A peek into Bluster Bay’s International Fulfillment Center, aka the shipping room.
Most Bluster Bay shuttles are sold in batches to stores rather than shipped one or two at a time to individuals. Stores’ orders can be quite large and often must be shipped across the country or even across the Atlantic.
The Buster Bay shipping room sees a good deal of our time. Every shuttle is individually wrapped, labeled as to shuttle style and wood type and nestled into boxes with plenty of bubble wrap or other padding. Invoices, packing lists and shipping labels have to be generated. Then boxes are whisked off to the UPS depot and sent on their way.
Shipment abroad require a bit more work due to customs forms. Here is just part of an order that was shipped this week to a store in London:
Weaving with heavy yarn and using a shuttle with a standard four-inch bobbin or a paper quill means winding lots of bobbins and constantly emptying the shuttle while weaving. Large capacity shuttles to the rescue! This project, currently on one of the looms in our studio, is weaving up quickly using our conventional boat shuttles for 6-inch bobbins.They hold a lot of worsted weight yarn.
In beginning weaving classes at our retail store, Blue Flag Handweaving, students warp and weave scarves using Harrisville Design’s Highland. After every class there are leftover, partially used skeins and cones. These leftovers pile up and eventually something needs to be done with them.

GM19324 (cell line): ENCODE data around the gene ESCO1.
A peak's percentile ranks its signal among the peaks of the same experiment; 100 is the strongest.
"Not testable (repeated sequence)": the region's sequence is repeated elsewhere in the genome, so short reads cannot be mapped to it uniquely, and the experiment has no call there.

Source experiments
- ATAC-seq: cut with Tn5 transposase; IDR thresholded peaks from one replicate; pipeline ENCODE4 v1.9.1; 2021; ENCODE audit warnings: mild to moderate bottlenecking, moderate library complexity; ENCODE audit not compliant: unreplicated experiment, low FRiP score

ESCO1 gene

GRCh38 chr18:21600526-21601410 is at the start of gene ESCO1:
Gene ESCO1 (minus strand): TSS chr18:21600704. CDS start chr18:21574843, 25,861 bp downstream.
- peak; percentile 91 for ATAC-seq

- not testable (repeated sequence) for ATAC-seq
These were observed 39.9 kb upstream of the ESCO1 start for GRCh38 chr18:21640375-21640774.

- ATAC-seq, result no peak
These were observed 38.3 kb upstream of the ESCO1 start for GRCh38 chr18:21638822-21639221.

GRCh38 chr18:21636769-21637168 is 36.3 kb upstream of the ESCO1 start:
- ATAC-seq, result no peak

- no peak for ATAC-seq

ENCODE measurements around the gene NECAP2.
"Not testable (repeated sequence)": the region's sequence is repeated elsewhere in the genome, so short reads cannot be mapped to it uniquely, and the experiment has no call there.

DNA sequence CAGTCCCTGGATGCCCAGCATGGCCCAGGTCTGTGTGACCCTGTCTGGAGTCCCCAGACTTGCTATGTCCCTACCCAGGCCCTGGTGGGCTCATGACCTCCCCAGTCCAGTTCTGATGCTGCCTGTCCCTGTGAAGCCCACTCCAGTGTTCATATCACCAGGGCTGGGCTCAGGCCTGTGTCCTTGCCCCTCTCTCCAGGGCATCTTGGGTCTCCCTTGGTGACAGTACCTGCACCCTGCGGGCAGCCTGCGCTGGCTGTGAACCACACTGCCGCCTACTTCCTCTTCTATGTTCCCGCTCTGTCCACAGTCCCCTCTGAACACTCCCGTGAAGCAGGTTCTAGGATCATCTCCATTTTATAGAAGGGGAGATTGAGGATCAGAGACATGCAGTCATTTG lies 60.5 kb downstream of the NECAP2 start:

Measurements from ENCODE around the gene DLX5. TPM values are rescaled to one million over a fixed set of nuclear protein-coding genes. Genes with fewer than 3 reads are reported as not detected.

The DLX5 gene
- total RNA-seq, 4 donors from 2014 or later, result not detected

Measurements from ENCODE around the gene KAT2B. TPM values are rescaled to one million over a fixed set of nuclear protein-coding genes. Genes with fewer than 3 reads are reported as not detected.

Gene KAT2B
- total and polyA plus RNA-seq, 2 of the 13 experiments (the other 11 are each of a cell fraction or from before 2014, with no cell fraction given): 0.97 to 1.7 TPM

So, the Glimakra Standard loom was warped for two large shawls using eight colors of Highland sett at eight ends per inch. Each color for the six-yard warp was wound on the warping frame until it ran out, resulting in eight stripes of varied widths. Where colors met in the warp they were staggered for eight threads to make a smoother transition.
The weft for the first shawl was one and a half balls of Noro Kureopatora. The long color transitions in the yarn were maintained in the weaving by winding an entire ball of Kureopatora onto eight 6-inch bobbins. The bobbins were placed carefully as each was wound to maintain the color order. Then they were used for weaving, starting with the last bobbin wound. The result is a twill shawl that appears to be plaid.
The shawl is big – 32″ wide by 80″ long – but was woven quickly with only 12 bobbin changes.
The second shawl is now in progress. It is being woven in plain weave using two shuttles for 6-inch bobbins, thrown alternately. One is filled with black Lana Gatto VIP, a luscious merino and cashmere blend, used doubled; the other carries Noro Silk Garden (45% Mohair, 45% Silk, 10% Wool) in solid aqua blue.
This second shawl is over half way finished and has only required two bobbins of black and three of aqua. Having large-capacity boat shuttles when using thick yarn really does speed up the weaving process!
Blue Flag Handweaving, Bluster Bay’s retail store, will be a vendor at the Log Cabin Fiber Arts annual day-long spinning event on March 19 in Coeur d’Alene, Idaho. Shop with us at the Kootenai County Fairgrounds at 4056 N. Government Way from 9:00 AM until 5:00 PM.
In additional to Bluster Bay shuttles, we will be selling bobbins, yarn, spinning fibers and taking registrations for upcoming weaving at spinning classes at our studio in Sandpoint.